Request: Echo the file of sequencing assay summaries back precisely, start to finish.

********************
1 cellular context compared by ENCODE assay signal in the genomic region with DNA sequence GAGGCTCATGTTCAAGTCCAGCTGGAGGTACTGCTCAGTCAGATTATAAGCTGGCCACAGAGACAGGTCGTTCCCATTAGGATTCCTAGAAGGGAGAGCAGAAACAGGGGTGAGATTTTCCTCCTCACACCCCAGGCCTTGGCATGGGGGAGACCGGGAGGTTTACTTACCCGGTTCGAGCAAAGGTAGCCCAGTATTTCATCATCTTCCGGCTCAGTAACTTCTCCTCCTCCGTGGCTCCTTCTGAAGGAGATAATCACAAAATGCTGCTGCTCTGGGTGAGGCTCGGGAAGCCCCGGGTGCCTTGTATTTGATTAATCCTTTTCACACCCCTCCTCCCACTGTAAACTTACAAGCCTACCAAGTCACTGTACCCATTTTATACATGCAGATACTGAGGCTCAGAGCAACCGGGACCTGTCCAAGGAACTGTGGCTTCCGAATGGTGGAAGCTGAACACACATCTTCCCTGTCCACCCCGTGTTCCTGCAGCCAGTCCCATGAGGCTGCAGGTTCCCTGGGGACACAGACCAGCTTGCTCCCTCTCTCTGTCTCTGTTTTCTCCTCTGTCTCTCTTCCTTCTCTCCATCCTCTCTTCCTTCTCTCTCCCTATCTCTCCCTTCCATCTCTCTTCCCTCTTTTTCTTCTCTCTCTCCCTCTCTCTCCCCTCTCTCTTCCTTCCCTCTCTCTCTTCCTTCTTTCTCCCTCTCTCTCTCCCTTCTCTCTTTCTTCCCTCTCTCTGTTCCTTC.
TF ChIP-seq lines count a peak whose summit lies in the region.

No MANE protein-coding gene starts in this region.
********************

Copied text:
1 cellular context compared by ENCODE assay signal in the genomic region with DNA sequence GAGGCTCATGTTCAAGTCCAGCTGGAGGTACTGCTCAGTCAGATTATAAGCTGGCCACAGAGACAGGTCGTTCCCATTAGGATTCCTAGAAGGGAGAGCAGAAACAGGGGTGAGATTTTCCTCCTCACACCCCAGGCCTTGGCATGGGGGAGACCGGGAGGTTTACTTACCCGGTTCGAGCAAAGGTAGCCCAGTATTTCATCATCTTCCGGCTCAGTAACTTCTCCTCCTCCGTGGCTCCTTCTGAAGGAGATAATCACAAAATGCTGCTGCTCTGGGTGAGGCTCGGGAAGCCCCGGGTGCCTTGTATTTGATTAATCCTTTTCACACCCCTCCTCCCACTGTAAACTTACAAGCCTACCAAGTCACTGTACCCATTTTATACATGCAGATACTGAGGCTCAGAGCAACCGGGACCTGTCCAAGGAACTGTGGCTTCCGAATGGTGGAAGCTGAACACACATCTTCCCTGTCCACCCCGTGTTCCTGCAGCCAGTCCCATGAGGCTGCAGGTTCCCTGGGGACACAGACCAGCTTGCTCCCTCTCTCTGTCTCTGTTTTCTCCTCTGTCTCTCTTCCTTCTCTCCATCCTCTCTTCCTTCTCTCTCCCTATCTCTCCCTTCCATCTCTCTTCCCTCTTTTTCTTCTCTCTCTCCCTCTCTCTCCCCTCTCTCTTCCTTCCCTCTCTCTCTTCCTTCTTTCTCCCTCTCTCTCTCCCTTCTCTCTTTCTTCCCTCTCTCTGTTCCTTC.
TF ChIP-seq lines count a peak whose summit lies in the region.

No MANE protein-coding gene starts in this region.